Tallinn — A Baltic Fairy Tale | Tallinn, Estonia Trip


Old Town

Since time was short, we had decided to visit only the old town, a UNESCO world heritage site. But if you have the time visiting the entire city would be an excellent idea for it is a heady mix of the old and the new.

City Walls

So from the ferry terminal, we began our walk towards the old town, soaking up the vibe of the city along the way. The old town is surrounded by these medieval defensive walls, and you enter the town through one of the many entry points. These walls are almost 800 years old, and that is one of the reasons why the old town was named a UNESCO site in 1997.

Lower Town

We learned that the town has two parts; the upper and the lower. The upper part was for the rich and the well-heeled, while the lower was for the local commoners. At one point, the two towns were separated by gates but not any longer; a pointer towards how the divide between the haves and have nots has always existed.

The Three Sisters

I observed that the townspeople in those days placed a lot of emphasis on women and their safety and security. The guide showed us a building with three houses built by a father for his three daughters who had not been able to get married. Since he was concerned about their future, he got the building made so that the three could live close to each other. And very aptly, he named the building “The Three Sisters.”

The Flower Market

We were walking along, trying to absorb everything she told us. And then I saw an incredible sight!! It was something that has remained with me. As we were walking, I just happened to turn and saw what seemed to be like a flower market. There was no way I could resist taking a look. So all future sightseeing plans were put on hold, and I almost ran to take a look. And what a look it turned out to be.. on both sides of the street, flower vendors were selling the most exotic and beautiful flowers. The fragrance was intoxicating, and flowers seemed to be in the air. The colours, the types, and the presentation had me spellbound. But not spellbound enough to not click pictures. What’s more, the vendors were friendly, smiling away as I clicked away.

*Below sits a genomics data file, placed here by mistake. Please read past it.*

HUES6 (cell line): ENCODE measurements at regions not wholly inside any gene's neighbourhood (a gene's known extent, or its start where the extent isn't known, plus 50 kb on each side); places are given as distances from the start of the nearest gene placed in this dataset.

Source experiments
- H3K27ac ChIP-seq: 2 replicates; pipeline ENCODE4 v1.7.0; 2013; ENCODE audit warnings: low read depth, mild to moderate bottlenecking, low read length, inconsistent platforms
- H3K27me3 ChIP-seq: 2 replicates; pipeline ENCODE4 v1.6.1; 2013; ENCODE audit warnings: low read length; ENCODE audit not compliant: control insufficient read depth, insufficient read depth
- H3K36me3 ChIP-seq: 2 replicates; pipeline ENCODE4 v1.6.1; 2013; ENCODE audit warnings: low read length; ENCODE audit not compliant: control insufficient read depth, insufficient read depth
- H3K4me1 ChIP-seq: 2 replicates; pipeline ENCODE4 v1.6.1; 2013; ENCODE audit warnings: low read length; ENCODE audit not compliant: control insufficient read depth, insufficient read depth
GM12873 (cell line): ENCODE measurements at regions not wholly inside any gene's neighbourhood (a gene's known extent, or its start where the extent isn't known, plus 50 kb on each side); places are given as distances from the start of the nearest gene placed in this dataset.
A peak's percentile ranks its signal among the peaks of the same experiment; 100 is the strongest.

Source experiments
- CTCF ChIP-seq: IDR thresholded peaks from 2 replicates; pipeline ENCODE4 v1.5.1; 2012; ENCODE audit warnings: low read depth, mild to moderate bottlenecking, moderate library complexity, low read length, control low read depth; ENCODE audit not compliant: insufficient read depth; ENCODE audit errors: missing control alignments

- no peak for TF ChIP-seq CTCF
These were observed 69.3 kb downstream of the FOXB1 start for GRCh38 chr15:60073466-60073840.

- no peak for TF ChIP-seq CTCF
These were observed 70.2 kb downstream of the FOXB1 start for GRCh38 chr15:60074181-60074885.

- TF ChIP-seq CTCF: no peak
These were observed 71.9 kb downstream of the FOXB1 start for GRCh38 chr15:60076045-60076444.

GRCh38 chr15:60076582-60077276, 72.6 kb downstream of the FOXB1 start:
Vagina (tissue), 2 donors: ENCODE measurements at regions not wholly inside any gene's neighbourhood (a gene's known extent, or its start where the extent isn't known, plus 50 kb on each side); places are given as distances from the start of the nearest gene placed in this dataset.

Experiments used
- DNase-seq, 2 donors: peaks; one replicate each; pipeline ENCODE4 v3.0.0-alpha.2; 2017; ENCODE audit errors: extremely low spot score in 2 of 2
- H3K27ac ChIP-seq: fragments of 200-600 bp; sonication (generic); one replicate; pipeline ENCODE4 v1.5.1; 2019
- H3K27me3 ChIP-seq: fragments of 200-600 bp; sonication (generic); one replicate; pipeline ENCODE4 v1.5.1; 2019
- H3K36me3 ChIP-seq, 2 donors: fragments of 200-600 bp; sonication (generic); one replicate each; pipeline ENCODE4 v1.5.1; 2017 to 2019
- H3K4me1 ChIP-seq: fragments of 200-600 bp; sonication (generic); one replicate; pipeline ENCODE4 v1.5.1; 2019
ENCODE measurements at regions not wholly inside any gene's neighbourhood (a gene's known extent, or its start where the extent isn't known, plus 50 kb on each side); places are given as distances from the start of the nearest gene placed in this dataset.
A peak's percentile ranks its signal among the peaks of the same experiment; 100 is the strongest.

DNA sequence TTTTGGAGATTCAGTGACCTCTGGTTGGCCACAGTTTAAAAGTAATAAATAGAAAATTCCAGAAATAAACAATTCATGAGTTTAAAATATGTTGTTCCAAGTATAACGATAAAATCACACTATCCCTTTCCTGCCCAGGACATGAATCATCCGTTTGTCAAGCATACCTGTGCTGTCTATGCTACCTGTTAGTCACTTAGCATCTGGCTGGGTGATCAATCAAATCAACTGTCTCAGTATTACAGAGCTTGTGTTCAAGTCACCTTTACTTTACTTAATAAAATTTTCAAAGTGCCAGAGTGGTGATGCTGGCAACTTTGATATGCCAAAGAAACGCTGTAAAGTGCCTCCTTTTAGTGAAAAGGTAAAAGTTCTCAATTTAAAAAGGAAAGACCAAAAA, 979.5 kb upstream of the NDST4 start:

Cat’s Well

Among the many interesting sights that we saw was the ‘Cat’s Well’, which was once one of the primary sources of water for the people of the city.

Raamatukoi (The Book Moth)

But before that, I had to make my pit stop. I had to visit a bookshop, and our guide guided me to this lovely independent bookstore called Raamatukoi, which means The Book Moth.

Upper Town (Toompea Hill)

Then we moved to the upper part of the town called Toompea Hill or Cathedral Hill, which is the seat of the government. There are two narrow streets — the Long Leg ( used by horses in days gone by) and the Short Leg ( an alley with stairs for people that connect the two parts of the town). We went up the stairs admiring the beauty and the fairytale-like ambience of the place. With the trees and the greens around, the climb up was a delightful experience.

The Viewing Platform

And then, we went to a viewing platform to see the entire city from that height. That, believe me, was a breathtaking experience. The terrace area offered stunning views of the whole city. Along with the hustle and bustle of the town below, one could also see the Gulf Of Finland as the backdrop. One could see the signature red roofs and the high-rises of the newest part of the city.

Town Square

And then, from there, we turned to go back to the lower town. Our stomachs were growling by then, so our guide took us to the lively Town Square. The Town Square is the heart of the city and a centre for colourful historic buildings, the town hall and some lovely restaurants and cafes. The oldest working pharmacy in Europe, dating back to 1422, can also be found here.


Now we were ready for dessert. And on our guide’s recommendation, we decided to go to Maiasmokk, one of the most beautiful and historic cafes I have ever visited. Maiasmokk is the oldest operational café in Estonia. Its history goes back to 1806. The café also has a museum which takes one through the history and uses of marzipan. The interior of the café has remained unchanged for almost 100 years now.



Through her life, she developed the belief that a woman’s life journey is never devoid of obstacles.

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